Verdict from 3 experts and 40 user reviews

7 reasons to buy

  • The Lowa Ranger III GTX was highly praised by numerous reviewers for its true-to-size fit.
  • Many owners didn’t need much convincing to call this backpacking footgear extremely comfortable.
  • A good number of wearers applauded the boot’s outstanding ankle support.
  • Several users couldn’t thank the Ranger III GTX enough for its relentless waterproofing.
  • A gear critic regarded this boot as a good form of investment.
  • This boot was given high remarks by a professional reviewer for its impressive surface traction.
  • The level of lockdown security a footwear expert received from this Lowa gear and its lacing system was nothing short of exceptional.

3 reasons not to buy

  • Less than a handful of wearers didn’t quite like the boot’s stock insole. One of them, a professional blogger, discarded it right away for being too forgettable quality-wise.
  • An owner was quite disappointed with the Ranger III GTX’s heaviness.
  • A reviewer mentioned that the forefoot was a bit narrow. It isn’t recommended for people with high-volume foot.

Bottom line

Perhaps during their creation of the Ranger III GTX, Lowa engineers put special emphasis on comfort as the boot has substantial amounts of it. Fortunately, they didn’t settle for just comfort, because this superbly true-to-size footwear also has excellent waterproofing and ankle support.

One thing about the boot that might irk some patrons, however, is its unamusingly plain default insole. Overall, the Lowa Ranger III GTX marches proudly with its synergy of fine qualities, and because of that should not be missed despite its ho-hum footbed.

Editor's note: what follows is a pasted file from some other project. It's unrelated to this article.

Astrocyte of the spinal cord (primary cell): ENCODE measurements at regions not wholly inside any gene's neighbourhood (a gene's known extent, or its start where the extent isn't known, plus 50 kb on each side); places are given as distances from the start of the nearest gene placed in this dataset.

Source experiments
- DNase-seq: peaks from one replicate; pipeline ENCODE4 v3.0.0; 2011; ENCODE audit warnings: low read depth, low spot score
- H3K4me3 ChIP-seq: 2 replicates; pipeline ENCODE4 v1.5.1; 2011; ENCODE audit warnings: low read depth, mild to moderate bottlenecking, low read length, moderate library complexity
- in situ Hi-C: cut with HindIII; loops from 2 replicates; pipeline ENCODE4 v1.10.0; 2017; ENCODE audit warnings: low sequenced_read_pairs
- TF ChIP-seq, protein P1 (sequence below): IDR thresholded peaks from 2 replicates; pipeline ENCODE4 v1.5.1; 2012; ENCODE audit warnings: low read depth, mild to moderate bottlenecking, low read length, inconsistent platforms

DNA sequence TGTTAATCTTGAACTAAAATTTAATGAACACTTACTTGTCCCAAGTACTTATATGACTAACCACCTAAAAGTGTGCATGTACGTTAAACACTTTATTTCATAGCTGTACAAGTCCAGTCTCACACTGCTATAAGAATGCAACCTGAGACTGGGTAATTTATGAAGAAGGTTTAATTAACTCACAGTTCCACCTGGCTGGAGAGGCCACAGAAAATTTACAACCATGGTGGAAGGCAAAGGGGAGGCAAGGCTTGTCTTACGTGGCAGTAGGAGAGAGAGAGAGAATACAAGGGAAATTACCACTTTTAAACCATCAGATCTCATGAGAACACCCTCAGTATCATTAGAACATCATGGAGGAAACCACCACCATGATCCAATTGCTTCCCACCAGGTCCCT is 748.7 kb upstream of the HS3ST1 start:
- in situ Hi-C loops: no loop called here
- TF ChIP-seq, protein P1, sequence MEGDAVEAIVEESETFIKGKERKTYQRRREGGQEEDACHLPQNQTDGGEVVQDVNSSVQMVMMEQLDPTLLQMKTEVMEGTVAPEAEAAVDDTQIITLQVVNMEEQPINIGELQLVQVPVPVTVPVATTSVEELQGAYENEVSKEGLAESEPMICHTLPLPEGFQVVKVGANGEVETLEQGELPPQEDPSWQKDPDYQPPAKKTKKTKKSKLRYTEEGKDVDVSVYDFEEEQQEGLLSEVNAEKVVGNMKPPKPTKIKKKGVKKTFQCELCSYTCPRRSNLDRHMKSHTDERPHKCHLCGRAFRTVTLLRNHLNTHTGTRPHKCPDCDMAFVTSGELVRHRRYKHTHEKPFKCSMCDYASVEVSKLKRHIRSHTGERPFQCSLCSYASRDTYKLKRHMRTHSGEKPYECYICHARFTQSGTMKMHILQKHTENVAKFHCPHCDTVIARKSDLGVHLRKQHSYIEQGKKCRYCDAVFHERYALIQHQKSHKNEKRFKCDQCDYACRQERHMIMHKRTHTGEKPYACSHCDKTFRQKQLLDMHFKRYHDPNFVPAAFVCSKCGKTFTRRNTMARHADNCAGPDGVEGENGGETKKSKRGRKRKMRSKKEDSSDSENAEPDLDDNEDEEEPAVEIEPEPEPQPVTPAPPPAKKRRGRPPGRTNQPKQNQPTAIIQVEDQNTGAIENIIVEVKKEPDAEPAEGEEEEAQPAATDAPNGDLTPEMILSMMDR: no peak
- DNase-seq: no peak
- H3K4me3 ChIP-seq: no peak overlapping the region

Tip: see the best hiking boots.

Good to know

  • Compared with the Ranger II GTX, the third-generation Ranger GTX has a slightly slimmer profile, especially around the shaft. That said, this latest Lowa offering is heavier than the previous model. 
  • The boot provides stability and underfoot cushioning thanks to its DuraPU midsole with SBS System. It comes with a stabilizer at medium rigidity for additional balance support.
  • This version is still equipped with a Vibram outsole. This time, however, it is one Vibram Natural instead of its older sibling’s Vibram AppTrail. 
  • Making a welcome return from the old model is the boot’s iconic tongue stud (called X-Lacing system in this version). Its function of securing the tongue in place remains the same as seen in the Ranger II GTX. 

A fairly true-to-size, mid-cut backpacking boot for men is the Lowa Ranger III GTX. It comes in widths D – standard and 2E – wide. Its sizing options are quite decent, having a range of whole and half sizes. Getting a secure lockdown is through the boot’s lacing system. It is designed to allow for two separate tension settings—one for the instep zone and another for the shaft. 

The Lowa Ranger III GTX promises to help backpackers conquer virtually all sorts of terrain with its grippy Vibram Natural outsole. This trekking-specific, resolable component (meaning, the sole is replaceable), aside from its multi-directional lugs, features aggressively grooved heel and forefoot zones for extra ascent and descent control. In addition to traction, this proprietary outsole also doubles as the boot’s toe bumper. 

Aimed at maintaining the user’s balance with as much cushioning as possible is the Ranger III GTX’s DuraPU midsole. It is engineered with the SPS System—a technology that sees TPU inserts installed at key points for supination and pronation support. Boosting comfort for the user is the Lowa-exclusive Climate Control footbed. It can be trimmed to better suit the user’s cushioning needs. 

Lowa’s Ranger III GTX largely owes its tough looks and durability to its waxed nubuck leather upper. It has a 360-degree rubber rand at its base for scuff and abrasion protection. Its main liner features a Gore-Tex membrane for waterproofing. Its main defense against intrusive debris, on the other hand, is thanks to its gusseted (C4) tongue. 

A fairly straightforward classic lacing system completes the boot’s upper. It consists of synthetic laces, open hooks, roller eyelets, and the X-Lacing system—the tongue’s stud. 

Paul Ronto
Paul Ronto

Paul loves adventure. Over the past 20 years, he has climbed, hiked, and ran all over the world. He’s summited peaks throughout the Americas, trekked through Africa, and tested his endurance in 24-hour trail races. He has worked in the outdoor industry as a whitewater and hunting guide, gear tester, copywriter, and outfitting specialist at places like The National Outdoor Leadership School, No Barriers USA, and Sierra Trading Post. He has been quoted in NYMag, NBCNews, and Business Insider to name a few.